The evidence is hardly overwhelming at this stage. What's more, generalized correction fears can stimulate profit-taking on the biggest winners first. There is another way of looking at the possible development, though. Small cap stocks often underperform large caps when investors believe the domestic economy is in danger of weakening. In other words, a falling IWC:IVV price ratio is worthy of monitoring.
2. Hottest ETFs Under Heavier Selling Pressure. Year-over-year, five-star-rated Guggenheim Spin-Off
(CSD) amassed 34%. Similarly, alternative energy via PowerShares WilderHill Clean Energy
(PBW) claimed 42%, while PowerShares Dynamic Media
(PBS) with super stand-outs like Google
(DIS) and DirectTV
(DTV) vaulted a staggering 45% over the same period.
Unfortunately, these ultra-hot ETFs have been losing ground at a faster pace than the market at large. While none of these assets have tested the long-term 200-day moving average the way that the Dow Industrials had recently, the heavy volume of liquidation on growth assets bears watching.
3. Mid-Cycle Phase or Late-Cycle Phase of the Business Cycle. Most analysts would likely describe the current economic environment as one with a moderate rate of growth, strong corporate profitability and an accommodative/neutral monetary policy backdrop. The description best fits the notion that the U.S. is in the middle of its economic expansion. Along these lines, investors that employ the business cycle to overweight and underweight assets accordingly often favor the energy and industrial sectors in the mid-cycle phase; they typically underweight utilities and materials here.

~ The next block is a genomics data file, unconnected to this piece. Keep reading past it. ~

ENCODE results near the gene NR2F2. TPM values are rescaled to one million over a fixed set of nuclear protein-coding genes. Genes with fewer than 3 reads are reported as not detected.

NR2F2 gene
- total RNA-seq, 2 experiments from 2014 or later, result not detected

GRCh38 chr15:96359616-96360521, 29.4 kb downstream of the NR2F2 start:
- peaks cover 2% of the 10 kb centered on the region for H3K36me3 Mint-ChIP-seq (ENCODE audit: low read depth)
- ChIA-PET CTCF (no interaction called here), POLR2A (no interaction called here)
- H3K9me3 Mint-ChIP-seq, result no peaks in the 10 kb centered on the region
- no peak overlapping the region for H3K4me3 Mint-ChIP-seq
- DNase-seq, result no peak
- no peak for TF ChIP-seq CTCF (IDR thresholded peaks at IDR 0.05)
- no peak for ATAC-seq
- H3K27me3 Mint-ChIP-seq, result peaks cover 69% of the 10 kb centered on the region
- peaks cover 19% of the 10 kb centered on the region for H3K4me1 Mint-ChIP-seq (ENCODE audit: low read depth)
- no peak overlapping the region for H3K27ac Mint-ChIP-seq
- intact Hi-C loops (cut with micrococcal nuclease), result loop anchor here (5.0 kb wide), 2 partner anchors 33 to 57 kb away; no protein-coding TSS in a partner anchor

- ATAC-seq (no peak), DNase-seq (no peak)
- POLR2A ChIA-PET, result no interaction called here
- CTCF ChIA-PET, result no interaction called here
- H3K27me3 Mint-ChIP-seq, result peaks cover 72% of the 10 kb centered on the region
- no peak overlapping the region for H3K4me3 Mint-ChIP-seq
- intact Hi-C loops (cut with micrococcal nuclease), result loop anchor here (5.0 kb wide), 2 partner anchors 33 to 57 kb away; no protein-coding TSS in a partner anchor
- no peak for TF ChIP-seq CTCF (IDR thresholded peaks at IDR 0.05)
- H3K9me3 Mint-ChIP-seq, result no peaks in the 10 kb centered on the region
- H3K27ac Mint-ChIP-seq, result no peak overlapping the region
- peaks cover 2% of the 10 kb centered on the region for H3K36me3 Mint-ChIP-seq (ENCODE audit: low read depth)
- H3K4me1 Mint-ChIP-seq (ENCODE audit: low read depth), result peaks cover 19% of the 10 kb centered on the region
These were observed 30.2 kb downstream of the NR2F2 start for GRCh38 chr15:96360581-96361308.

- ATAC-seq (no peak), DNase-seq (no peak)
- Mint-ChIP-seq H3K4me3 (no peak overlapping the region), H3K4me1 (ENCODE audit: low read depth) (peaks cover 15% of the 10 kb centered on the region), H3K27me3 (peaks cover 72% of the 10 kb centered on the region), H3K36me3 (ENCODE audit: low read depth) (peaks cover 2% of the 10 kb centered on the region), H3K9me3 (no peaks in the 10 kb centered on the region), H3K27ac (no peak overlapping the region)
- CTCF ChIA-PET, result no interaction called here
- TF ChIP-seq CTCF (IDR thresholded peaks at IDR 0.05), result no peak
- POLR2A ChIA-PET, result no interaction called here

Yet, a funny thing happened on the way to the allocation party. Over the last month, the best performing sectors have been utilities and health care, as SPDR Select Sector Utilities
(XLU) and SPDR Select Sector Health Care
(XLV) have produced 2.5% and -0.4% respectively. The outperformance by these segments is more typical of a late-cycle phase.
Similarly, industrials and energy were some of the month-over-month underperformers with SPDR Sector Select Industrials (XLI) and SPDR Select Sector Energy (XLE) logging -4.0% and -5.2% respectively. Again, the sector percentages seem to point more to a late-cycle phase of a business cycle rather than a mid-cycle phase of an economic recovery.
I am hardly predicting a recession here. I am simply noting that investors, myself included, have shifted to more defensive areas that are more common during a slowing down of the economy. With the Federal Reserve presumably committed to winding down its quantitative easing (QE 3) experiment, as well as elevated measure of volatility in equity trading, a defensive posture certainly seems warranted.
What would change my mind? Should the Fed suspend an increment of tapering or even decide to inject more liquidity, expect asset prices to inflate once more and investors attempt to take advantage.